Locked in Love

Locked in love 3

Should you stroll across Dublin’s historic Ha’penny Bridge, you’ll see it’s become part of a growing phenomenon: the Love-Lock craze.

They may seem at first glance like randomly discarded padlocks but, on closer inspection, you’ll see couples have inscribed their initials on the locks before affixing them to the structure.

Once locked to a monument, the key is then discarded, symbolically locking the couple together in love. While it’s relatively new to Dublin, the practice is said to have originated in ancient China and has been a fixture at the main tourist spots of European cities like Paris, Rome and Cologne for the last few years.

When the custom spread across the Atlantic two years ago, Connecticut resident Robert Timmons saw a chance for a business venture. He founded Lock-itz.com, a website which allows those of a romantic nature to order custom-engraved locks. Timmons tells NewsFour that, when thousands of locks began to appear on New York’s Brooklyn Bridge, he knew there was a commercial opportunity.
His site receives an average of four orders a day and Timmons has had requests from 30 countries across the globe. A maths teacher by day, Timmons’ obsession with stats allows him to tell me immediately that thus far he has received a total of 10 orders from Ireland and 30% of his orders come from outside the U.S.

Timmons told NewsFour that inscriptions range from the standard “couple’s initials” to more personal messages. “I recently engraved the message ‘I love you like a mango’ for someone,” he laughs.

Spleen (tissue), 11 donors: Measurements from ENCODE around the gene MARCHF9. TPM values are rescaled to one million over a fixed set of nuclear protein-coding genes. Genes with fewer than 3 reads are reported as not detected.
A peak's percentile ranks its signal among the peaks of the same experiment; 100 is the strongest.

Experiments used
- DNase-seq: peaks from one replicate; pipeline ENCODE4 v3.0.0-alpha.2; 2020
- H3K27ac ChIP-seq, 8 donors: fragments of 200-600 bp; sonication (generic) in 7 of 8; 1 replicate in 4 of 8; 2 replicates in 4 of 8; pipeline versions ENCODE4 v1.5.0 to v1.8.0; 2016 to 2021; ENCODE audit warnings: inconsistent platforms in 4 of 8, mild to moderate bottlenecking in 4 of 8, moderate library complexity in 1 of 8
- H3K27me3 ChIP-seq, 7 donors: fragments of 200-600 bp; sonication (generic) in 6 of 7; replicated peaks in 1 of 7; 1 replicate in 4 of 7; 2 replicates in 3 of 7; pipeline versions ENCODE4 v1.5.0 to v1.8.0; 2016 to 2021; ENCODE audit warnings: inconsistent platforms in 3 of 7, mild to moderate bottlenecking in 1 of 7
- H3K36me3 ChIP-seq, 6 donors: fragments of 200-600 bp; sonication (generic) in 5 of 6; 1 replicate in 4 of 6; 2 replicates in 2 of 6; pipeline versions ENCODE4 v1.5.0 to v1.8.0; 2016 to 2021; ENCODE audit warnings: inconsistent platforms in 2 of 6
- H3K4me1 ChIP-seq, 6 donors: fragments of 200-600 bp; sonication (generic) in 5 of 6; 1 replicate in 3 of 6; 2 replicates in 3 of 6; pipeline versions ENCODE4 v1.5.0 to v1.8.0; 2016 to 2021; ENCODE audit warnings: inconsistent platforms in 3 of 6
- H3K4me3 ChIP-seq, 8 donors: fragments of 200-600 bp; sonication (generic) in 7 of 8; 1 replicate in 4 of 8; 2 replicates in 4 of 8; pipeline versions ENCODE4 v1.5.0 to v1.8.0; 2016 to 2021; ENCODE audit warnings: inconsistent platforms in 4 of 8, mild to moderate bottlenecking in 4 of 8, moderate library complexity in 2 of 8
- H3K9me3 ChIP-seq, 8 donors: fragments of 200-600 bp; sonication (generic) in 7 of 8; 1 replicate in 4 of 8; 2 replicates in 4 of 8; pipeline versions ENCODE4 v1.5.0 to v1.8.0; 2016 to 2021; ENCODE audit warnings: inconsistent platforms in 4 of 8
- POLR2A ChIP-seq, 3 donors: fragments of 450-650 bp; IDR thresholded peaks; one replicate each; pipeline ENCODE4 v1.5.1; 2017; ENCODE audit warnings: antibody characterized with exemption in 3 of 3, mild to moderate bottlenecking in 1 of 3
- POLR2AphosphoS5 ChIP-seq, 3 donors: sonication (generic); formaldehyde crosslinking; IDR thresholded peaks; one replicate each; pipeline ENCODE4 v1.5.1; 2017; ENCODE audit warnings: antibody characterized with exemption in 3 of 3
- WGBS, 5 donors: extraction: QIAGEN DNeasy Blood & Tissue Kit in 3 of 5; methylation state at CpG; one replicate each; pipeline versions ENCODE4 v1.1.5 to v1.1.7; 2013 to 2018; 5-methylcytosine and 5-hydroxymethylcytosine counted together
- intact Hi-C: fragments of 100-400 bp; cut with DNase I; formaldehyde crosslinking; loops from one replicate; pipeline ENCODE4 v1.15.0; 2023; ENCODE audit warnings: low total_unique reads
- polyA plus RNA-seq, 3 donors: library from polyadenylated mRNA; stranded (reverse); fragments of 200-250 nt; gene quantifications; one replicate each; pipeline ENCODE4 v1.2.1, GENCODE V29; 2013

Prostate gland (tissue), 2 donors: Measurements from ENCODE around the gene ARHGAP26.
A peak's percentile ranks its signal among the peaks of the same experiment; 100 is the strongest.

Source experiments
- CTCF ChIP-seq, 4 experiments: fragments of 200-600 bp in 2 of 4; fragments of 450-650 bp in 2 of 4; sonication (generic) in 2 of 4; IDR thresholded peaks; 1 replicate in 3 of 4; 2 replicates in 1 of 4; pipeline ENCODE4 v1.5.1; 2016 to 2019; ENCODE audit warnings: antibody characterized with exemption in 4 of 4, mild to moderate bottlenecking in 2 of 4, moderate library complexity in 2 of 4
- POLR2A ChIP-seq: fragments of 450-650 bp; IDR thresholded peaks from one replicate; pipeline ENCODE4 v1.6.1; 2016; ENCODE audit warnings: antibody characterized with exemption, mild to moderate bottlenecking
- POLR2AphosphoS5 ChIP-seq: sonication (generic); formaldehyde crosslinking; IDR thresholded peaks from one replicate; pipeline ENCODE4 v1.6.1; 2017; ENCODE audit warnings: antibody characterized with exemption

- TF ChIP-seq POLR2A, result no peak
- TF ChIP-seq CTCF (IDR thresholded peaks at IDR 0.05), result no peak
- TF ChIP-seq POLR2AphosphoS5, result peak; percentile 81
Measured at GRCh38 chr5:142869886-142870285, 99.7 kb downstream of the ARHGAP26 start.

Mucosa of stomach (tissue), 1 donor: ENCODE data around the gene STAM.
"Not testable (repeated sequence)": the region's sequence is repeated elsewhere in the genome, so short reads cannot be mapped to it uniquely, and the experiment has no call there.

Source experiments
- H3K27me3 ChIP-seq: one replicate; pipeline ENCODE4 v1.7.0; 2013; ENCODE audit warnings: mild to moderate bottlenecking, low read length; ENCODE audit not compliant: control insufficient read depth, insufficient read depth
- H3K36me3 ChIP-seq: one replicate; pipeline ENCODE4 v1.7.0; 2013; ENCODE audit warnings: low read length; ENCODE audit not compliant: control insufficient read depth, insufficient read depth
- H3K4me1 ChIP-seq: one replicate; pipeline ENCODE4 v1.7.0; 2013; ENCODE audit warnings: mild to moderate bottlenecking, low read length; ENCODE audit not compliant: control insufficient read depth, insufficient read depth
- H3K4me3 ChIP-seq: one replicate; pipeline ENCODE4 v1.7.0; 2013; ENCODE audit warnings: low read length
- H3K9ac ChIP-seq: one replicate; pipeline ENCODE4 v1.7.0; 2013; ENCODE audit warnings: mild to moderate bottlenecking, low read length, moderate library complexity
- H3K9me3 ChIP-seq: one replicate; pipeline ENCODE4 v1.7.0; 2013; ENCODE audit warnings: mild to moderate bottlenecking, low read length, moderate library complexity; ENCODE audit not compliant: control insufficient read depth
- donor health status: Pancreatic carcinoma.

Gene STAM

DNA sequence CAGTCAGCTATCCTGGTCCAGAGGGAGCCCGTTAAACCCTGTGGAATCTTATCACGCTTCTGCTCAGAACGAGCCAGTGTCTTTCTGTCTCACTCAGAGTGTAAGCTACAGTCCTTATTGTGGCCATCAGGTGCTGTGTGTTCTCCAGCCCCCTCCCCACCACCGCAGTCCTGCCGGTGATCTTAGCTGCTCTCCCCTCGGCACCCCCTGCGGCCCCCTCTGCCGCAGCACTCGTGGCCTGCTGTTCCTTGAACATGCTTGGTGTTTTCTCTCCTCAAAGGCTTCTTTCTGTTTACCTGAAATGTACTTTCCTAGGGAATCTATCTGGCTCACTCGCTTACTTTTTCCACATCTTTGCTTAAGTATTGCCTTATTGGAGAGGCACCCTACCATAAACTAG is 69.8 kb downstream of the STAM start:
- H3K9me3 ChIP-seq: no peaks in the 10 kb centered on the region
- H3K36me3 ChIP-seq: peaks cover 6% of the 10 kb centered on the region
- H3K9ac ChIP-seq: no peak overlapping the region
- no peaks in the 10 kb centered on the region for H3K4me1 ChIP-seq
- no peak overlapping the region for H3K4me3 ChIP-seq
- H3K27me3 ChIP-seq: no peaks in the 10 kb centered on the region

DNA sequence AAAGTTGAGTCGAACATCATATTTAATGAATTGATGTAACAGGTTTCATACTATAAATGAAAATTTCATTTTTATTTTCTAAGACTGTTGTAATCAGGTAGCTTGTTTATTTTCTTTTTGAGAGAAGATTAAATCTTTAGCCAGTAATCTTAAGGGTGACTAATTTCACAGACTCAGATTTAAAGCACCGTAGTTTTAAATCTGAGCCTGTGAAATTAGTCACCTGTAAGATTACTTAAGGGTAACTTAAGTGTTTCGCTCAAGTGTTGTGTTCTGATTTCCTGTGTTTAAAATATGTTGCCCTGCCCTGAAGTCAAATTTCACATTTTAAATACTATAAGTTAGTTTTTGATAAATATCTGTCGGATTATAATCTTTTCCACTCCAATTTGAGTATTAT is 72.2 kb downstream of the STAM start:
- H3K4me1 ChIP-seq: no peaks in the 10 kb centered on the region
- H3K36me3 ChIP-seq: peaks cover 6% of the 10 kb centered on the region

Closer to home, LoveLocks U.K is the British branch of Timmons’ main competitor. Its director, Laura Tanner, informs NewsFour that the locks have now extended beyond human couples, with her company receiving several requests for locks engraved with the names of deceased pets.

The custom is one generally frowned upon by local authorities. When asked about the Ha’penny Bridge locks, a spokesman for Dublin City Council said, “It is the Council’s position to remove these locks as they will damage the protective coating if allowed to remain in place.”

Timmons is aware that locks are often placed without permission on historic structures but states that Lock-itz doesn’t encourage the practice. It’s for this reason he has sought out sponsorship from local councils to erect official sites where the locks can be placed. To date he has acquired two such locations: a park in Kansas City and the Los Gatos Art Museum in California.

Similarly, LoveLocks U.K hope to install ‘Love-Scapes’ across Britain, with one already operating in Leicestershire. “The aim this year is to get more councils on board,” Tanner tells NewsFour.
Unlike those of other countries, U.K councils seem quite tolerant of the practice. At Liverpool’s Albert Docks, a sign encourages couples to ‘interlock your padlocks on the railings and throw away the key into the Mersey’. According to Tanner, locks placed on London’s Tower Bridge are untouched by the city’s council.

Tanner tells NewsFour she plans to sell the locks to gift shops and is hoping to strike a deal with some Dublin stores. Aware of the Ha’penny Bridge situation, Timmons plans to contact Dublin City Council with the idea of establishing an officially sponsored site in the city. It seems Love-Locks are here to stay.

Above: Love-Locks on the Ha’penny Bridge, Dublin and, below, on the Hohenzollern Bridge in Cologne.

By Eric Hillis